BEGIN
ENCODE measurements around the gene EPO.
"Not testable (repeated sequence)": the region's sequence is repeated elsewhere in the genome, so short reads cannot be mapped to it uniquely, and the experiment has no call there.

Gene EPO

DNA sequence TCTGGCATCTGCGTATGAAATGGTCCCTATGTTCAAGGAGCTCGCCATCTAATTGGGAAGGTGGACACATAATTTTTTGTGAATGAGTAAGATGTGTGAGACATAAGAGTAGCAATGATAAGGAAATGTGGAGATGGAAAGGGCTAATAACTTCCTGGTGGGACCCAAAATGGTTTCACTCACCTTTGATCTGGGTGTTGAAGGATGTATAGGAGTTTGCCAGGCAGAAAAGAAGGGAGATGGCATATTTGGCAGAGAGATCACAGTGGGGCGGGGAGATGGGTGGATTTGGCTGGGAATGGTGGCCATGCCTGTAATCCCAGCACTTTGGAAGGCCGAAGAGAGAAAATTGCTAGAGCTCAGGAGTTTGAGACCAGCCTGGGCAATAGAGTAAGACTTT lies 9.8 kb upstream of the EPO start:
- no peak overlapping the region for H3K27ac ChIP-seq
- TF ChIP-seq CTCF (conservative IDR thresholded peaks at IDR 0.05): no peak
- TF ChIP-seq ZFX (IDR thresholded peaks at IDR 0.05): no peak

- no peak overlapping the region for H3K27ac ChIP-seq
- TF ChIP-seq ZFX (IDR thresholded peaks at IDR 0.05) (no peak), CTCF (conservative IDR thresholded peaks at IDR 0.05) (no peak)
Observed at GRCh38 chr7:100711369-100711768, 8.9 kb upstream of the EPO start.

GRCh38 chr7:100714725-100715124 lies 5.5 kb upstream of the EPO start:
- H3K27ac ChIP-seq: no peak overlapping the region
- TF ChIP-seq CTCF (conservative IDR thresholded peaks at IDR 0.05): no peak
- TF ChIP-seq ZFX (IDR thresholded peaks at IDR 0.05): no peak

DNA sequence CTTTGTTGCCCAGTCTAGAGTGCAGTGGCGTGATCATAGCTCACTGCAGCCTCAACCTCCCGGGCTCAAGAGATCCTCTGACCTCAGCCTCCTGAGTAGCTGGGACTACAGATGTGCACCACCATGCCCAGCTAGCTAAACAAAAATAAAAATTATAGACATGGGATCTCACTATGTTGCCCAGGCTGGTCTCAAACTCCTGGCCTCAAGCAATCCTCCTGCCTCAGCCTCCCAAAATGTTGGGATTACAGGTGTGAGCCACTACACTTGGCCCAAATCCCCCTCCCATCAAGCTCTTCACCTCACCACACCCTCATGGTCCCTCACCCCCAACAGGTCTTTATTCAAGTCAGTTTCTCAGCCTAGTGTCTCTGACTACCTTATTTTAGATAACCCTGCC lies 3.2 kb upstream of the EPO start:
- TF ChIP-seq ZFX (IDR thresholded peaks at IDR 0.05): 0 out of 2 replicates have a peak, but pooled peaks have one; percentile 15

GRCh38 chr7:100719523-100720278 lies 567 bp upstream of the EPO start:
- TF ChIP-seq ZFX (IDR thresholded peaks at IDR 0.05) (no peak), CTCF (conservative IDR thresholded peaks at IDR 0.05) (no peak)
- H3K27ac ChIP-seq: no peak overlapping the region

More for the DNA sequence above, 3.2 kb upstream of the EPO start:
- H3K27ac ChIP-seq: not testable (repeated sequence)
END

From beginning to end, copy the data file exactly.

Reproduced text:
ENCODE measurements around the gene EPO.
"Not testable (repeated sequence)": the region's sequence is repeated elsewhere in the genome, so short reads cannot be mapped to it uniquely, and the experiment has no call there.

Gene EPO

DNA sequence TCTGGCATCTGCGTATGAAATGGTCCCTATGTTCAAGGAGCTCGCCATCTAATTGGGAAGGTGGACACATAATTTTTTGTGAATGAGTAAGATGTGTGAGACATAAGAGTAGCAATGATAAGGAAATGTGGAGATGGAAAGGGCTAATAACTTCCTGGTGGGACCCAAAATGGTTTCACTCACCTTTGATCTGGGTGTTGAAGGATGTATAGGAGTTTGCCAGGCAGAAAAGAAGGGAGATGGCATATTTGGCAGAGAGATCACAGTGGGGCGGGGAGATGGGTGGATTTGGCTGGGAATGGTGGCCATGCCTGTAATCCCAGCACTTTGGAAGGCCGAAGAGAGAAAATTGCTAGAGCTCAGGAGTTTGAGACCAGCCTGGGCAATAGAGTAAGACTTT lies 9.8 kb upstream of the EPO start:
- no peak overlapping the region for H3K27ac ChIP-seq
- TF ChIP-seq CTCF (conservative IDR thresholded peaks at IDR 0.05): no peak
- TF ChIP-seq ZFX (IDR thresholded peaks at IDR 0.05): no peak

- no peak overlapping the region for H3K27ac ChIP-seq
- TF ChIP-seq ZFX (IDR thresholded peaks at IDR 0.05) (no peak), CTCF (conservative IDR thresholded peaks at IDR 0.05) (no peak)
Observed at GRCh38 chr7:100711369-100711768, 8.9 kb upstream of the EPO start.

GRCh38 chr7:100714725-100715124 lies 5.5 kb upstream of the EPO start:
- H3K27ac ChIP-seq: no peak overlapping the region
- TF ChIP-seq CTCF (conservative IDR thresholded peaks at IDR 0.05): no peak
- TF ChIP-seq ZFX (IDR thresholded peaks at IDR 0.05): no peak

DNA sequence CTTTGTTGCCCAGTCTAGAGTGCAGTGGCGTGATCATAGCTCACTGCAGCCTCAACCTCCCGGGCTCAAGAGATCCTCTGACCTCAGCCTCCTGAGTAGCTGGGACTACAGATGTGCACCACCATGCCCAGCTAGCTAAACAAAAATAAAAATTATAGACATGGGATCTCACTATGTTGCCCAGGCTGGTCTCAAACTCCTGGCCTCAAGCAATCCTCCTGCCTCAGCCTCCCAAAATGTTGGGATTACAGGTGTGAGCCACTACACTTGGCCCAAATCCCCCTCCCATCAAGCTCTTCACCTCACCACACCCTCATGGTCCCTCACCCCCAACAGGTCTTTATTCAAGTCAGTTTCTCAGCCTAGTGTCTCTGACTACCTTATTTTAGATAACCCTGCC lies 3.2 kb upstream of the EPO start:
- TF ChIP-seq ZFX (IDR thresholded peaks at IDR 0.05): 0 out of 2 replicates have a peak, but pooled peaks have one; percentile 15

GRCh38 chr7:100719523-100720278 lies 567 bp upstream of the EPO start:
- TF ChIP-seq ZFX (IDR thresholded peaks at IDR 0.05) (no peak), CTCF (conservative IDR thresholded peaks at IDR 0.05) (no peak)
- H3K27ac ChIP-seq: no peak overlapping the region

More for the DNA sequence above, 3.2 kb upstream of the EPO start:
- H3K27ac ChIP-seq: not testable (repeated sequence)